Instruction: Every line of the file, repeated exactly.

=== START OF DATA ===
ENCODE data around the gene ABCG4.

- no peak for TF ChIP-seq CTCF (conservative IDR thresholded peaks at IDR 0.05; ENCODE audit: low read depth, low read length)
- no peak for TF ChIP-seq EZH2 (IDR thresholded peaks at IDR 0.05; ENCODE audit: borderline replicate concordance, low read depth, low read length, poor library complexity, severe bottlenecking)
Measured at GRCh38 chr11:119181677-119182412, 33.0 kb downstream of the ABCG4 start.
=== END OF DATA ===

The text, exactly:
ENCODE data around the gene ABCG4.

- no peak for TF ChIP-seq CTCF (conservative IDR thresholded peaks at IDR 0.05; ENCODE audit: low read depth, low read length)
- no peak for TF ChIP-seq EZH2 (IDR thresholded peaks at IDR 0.05; ENCODE audit: borderline replicate concordance, low read depth, low read length, poor library complexity, severe bottlenecking)
Measured at GRCh38 chr11:119181677-119182412, 33.0 kb downstream of the ABCG4 start.